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  Coding of event nodes and narrative context in the hippocampus

Milivojevic, B., Varadinov, M., Grabovetsky, A. V., Collin, S. H., & Doeller, C. F. (2016). Coding of event nodes and narrative context in the hippocampus. The Journal of Neuroscience, 36(49), 12412-12424. doi:10.1523/JNEUROSCI.2889-15.2016.

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 Creators:
Milivojevic, Branka1, Author
Varadinov, Meryl1, Author
Grabovetsky, Alejandro Vicente1, Author
Collin, Silvy H.P.1, Author
Doeller, Christian F.1, 2, 3, Author              
Affiliations:
1Donders Institute for Brain, Cognition and Behaviour, Radboud University, Nijmegen, the Netherlands, ou_persistent22              
2Kavli Institute for Systems Neuroscience, Centre for Neural Computation, Egil and Pauline Braathen and Fred Kavli Centre for Cortical Microcircuits, Norwegian University of Science and Technology, Trondheim, Norway, ou_persistent22              
3Department of Radiology and Nuclear Medicine, St. Olav's University Hospital, Trondheim, Norway, ou_persistent22              

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Free keywords: context; hippocampus; memory; narrative; nodal representations; remapping
 Abstract: Narratives may provide a general context, unrestricted by space and time, which can be used to organize episodic memories into networks of related events. However, it is not clear how narrative contexts are represented in the brain. Here we test the novel hypothesis that the formation of narrative-based contextual representations in humans relies on the same hippocampal mechanisms that enable formation of spatiotemporal contexts in rodents. Participants watched a movie consisting of two interleaved narratives while we monitored their brain activity using fMRI. We used representational similarity analysis, a type of multivariate pattern analysis, which uses across-voxel correlations as a proxy for neural-pattern similarity, to examine whether the patterns of neural activity can be used to differentiate between narratives and recurring narrative elements, such as people and locations. We demonstrate that the neural activity patterns in the hippocampus differentiate between event nodes (people and locations) and narratives (different stories) and that these narrative-context representations diverge gradually over time akin to remapping-induced spatial maps represented by rodent place cells. SIGNIFICANCE STATEMENT Narratives, especially in movie format, are very engaging and can be used to investigate neural mechanisms underlying cognitive functions in more naturalistic settings than that of traditional paradigms. Narratives also provide a more general context, unrestricted by space and time, that can be used to organize memories into networks of related events. For this reason, narratives are ideally suited to engage neural mechanisms underlying episodic memory formation. In this study, participants watched a movie with two interleaved narratives while their brain activity was monitored using fMRI. We show that the hippocampus, which is involved in formation of spatiotemporal contexts in episodic memory, also represents gradually diverging narrative contexts as well as narrative elements, such as people and locations.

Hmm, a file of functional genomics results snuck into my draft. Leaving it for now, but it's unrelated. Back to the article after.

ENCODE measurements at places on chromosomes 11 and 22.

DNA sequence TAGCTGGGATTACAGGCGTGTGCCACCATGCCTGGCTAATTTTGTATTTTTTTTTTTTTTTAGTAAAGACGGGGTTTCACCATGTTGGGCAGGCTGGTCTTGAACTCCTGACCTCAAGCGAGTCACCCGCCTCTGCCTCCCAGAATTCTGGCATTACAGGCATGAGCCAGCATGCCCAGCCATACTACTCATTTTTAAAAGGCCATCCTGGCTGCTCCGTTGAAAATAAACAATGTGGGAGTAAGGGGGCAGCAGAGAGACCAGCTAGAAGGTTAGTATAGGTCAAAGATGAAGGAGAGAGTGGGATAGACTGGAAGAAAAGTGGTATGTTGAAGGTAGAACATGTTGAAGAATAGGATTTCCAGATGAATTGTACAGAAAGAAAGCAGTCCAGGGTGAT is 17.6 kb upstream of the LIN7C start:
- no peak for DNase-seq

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Language(s): eng - English
 Dates: 2016-06-062015-07-312016-06-282016-12-07
 Publication Status: Published in print
 Pages: -
 Publishing info: -
 Table of Contents: -
 Rev. Type: Peer
 Identifiers: DOI: 10.1523/JNEUROSCI.2889-15.2016
PMID: 27927958
 Degree: -

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Title: The Journal of Neuroscience
  Other : The Journal of Neuroscience: the Official Journal of the Society for Neuroscience
  Abbreviation : J. Neurosci.
Source Genre: Journal
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Publ. Info: Washington, DC : Society of Neuroscience
Pages: - Volume / Issue: 36 (49) Sequence Number: - Start / End Page: 12412 - 12424 Identifier: ISSN: 0270-6474
CoNE: https://pure.mpg.de/cone/journals/resource/954925502187_1